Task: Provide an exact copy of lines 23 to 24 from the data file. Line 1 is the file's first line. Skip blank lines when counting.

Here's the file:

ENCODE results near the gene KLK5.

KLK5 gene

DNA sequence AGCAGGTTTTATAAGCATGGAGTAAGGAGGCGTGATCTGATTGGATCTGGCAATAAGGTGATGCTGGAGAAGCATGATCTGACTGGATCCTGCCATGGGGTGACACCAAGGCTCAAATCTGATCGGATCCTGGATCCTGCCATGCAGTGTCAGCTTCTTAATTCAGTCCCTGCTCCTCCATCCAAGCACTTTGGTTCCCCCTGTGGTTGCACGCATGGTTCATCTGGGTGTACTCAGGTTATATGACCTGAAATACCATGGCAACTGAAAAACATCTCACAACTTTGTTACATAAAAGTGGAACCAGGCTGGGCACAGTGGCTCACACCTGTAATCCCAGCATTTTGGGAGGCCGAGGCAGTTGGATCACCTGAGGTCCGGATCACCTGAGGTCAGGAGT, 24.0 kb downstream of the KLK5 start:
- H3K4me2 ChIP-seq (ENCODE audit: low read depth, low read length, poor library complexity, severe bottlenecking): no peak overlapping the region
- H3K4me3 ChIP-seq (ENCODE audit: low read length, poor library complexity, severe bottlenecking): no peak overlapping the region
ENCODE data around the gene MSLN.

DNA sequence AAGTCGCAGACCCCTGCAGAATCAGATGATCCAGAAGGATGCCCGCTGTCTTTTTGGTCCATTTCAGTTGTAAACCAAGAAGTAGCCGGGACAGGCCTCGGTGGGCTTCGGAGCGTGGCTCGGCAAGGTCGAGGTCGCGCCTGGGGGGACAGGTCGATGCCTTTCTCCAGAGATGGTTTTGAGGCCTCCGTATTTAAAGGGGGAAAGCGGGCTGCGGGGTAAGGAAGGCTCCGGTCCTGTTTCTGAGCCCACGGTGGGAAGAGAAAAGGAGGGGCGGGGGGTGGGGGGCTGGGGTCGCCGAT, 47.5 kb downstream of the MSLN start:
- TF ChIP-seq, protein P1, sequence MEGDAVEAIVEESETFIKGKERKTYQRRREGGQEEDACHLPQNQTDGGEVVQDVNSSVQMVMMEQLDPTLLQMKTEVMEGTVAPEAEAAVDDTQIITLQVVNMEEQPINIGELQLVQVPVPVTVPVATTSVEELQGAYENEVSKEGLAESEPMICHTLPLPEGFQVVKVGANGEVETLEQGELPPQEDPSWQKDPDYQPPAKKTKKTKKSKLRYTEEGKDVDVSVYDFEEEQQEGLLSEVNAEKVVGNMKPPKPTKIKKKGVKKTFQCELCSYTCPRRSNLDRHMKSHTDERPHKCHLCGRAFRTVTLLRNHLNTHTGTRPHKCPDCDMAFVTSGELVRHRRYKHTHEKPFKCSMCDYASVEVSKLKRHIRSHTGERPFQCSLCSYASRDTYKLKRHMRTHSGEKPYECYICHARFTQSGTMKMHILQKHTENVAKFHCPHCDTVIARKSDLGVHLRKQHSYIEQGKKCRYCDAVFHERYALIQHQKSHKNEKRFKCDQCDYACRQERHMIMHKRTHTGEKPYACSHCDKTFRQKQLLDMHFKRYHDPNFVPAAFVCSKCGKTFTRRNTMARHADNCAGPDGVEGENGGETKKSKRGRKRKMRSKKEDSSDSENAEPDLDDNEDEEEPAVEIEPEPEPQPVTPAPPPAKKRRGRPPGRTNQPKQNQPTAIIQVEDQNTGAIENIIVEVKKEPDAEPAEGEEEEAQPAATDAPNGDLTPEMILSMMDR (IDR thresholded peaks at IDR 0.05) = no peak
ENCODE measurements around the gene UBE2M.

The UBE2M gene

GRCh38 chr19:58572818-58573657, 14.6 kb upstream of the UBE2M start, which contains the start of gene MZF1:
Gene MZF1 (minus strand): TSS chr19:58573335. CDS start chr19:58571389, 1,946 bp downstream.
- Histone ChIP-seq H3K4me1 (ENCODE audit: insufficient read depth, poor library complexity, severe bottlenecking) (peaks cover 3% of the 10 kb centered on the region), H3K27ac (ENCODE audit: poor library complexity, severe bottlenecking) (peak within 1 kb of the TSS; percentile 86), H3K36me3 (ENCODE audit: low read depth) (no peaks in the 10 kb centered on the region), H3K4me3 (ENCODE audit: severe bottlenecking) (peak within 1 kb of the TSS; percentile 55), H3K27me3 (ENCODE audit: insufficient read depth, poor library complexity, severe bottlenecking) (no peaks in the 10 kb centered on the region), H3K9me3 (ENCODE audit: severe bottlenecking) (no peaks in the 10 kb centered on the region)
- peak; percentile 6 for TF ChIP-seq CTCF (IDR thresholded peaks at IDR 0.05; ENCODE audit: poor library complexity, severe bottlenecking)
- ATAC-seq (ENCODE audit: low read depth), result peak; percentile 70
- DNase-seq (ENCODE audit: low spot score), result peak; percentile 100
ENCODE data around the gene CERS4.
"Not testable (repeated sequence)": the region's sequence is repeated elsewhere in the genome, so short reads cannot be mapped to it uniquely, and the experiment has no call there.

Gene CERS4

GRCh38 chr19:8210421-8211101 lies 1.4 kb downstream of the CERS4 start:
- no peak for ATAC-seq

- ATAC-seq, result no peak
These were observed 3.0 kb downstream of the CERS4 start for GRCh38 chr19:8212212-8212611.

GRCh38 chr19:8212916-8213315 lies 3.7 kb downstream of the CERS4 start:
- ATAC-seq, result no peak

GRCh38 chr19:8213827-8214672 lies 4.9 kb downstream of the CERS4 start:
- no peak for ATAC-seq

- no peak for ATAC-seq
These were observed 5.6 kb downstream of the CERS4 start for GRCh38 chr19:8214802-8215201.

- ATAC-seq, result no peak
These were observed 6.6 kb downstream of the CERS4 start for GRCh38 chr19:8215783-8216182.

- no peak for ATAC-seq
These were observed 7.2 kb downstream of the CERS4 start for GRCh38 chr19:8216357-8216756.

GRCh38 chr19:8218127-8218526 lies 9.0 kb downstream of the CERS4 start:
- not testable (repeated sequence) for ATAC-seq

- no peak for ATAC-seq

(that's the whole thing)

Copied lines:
These were observed 3.0 kb downstream of the CERS4 start for GRCh38 chr19:8212212-8212611.

GRCh38 chr19:8212916-8213315 lies 3.7 kb downstream of the CERS4 start: